For more than the past ten years, oil and gas production from marine shale such as the Barnett shale. In addition, in recent years, major breakthroughs have also been made in lacustrine shale gas exploration, such as the Yanchang Formation of the Ordos Basin in China. Lucaogou Formation shale, which is also lacustrine shale, has also yielded a high production in recent years, for wells such as M1, M6, and ML2, yielding a daily oil production of 5.6 tons, 37.4 tons and 13.56 tons, respectively. Lithologic identification and classification of reservoirs are the base and keys to oil and gas exploration. Lithology and lithofacies obviously control the distribution of oil and gas in lithological reservoirs, so it is of great significance to describe characteristics of lithology and lithofacies of reservoirs finely. Lithofacies is an intrinsic property of rock formed under certain conditions of sedimentation. Fine-grained sedimentary rocks such as shale formed under different sedimentary conditions display great particularity and distinctiveness. Hence, to our best knowledge, no constant and unified criteria and methods exist for fine-grained sedimentary rocks regarding lithofacies definition and classification. Consequently, multi-parameters and multi-disciplines are necessary. A series of qualitative descriptions and quantitative analysis were used to figure out the lithofacies characteristics and its effect on oil accumulation of Lucaogou formation fine-grained sedimentary rocks in Santanghu basin. The qualitative description includes core description, petrographic thin section observation, fluorescent thin-section observation, cathode luminescence observation and scanning electron microscope observation. The quantitative analyses include X-ray diffraction, total organic content analysis, ROCK-EVAL.II Methodology, soxhlet extraction, porosity and permeability analysis and oil saturation analysis. Three types of lithofacies were mainly well-developed in this study area, which is organic-rich massive shale lithofacies, organic-rich laminated and cloddy hybrid sedimentary lithofacies and organic-lean massive carbonate lithofacies. Organic-rich massive shale lithofacies mainly include massive shale and tuffaceous shale, of which quartz and clay minerals are the major components. Organic-rich laminated and cloddy hybrid sedimentary lithofacies contain lamina and cloddy structure. Rocks from this lithofacies chiefly consist of dolomite and quartz. Organic-lean massive carbonate lithofacies mainly contains massive bedding fine-grained carbonate rocks, of which fine-grained dolomite accounts for the main part. Organic-rich massive shale lithofacies contain the highest content of free hydrocarbon and solid organic matter. Moreover, more pores were developed in organic-rich massive shale lithofacies. Organic-lean massive carbonate lithofacies contain the lowest content solid organic matter and develop the least amount of pores. Organic-rich laminated and cloddy hybrid sedimentary lithofacies develop the largest number of cracks and fractures. To sum up, organic-rich massive shale lithofacies is the most favorable type of lithofacies. Organic-lean massive carbonate lithofacies is impossible for large scale oil accumulation.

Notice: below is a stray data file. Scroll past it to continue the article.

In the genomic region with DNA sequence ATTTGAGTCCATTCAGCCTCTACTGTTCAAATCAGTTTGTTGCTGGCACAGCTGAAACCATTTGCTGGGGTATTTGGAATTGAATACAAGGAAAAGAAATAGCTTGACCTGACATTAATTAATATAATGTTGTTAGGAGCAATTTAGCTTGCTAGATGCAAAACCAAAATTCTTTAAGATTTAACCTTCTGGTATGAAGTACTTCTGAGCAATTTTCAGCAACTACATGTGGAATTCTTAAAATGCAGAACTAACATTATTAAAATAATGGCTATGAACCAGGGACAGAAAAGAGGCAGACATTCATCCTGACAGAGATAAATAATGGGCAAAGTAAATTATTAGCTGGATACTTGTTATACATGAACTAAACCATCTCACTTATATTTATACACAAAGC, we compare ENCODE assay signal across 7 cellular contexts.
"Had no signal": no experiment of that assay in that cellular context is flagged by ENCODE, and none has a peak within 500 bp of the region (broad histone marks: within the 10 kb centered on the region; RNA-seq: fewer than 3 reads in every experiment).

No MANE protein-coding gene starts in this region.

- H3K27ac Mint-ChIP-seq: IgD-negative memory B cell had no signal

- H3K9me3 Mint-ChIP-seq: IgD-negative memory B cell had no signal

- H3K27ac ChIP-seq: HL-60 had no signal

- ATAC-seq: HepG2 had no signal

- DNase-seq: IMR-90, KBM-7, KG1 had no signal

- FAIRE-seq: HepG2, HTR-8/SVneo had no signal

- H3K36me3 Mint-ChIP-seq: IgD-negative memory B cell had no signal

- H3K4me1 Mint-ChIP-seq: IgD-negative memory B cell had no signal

Keywords: lithofacies classification, tuffaceous shale, oil enrichment, Lucaogou formation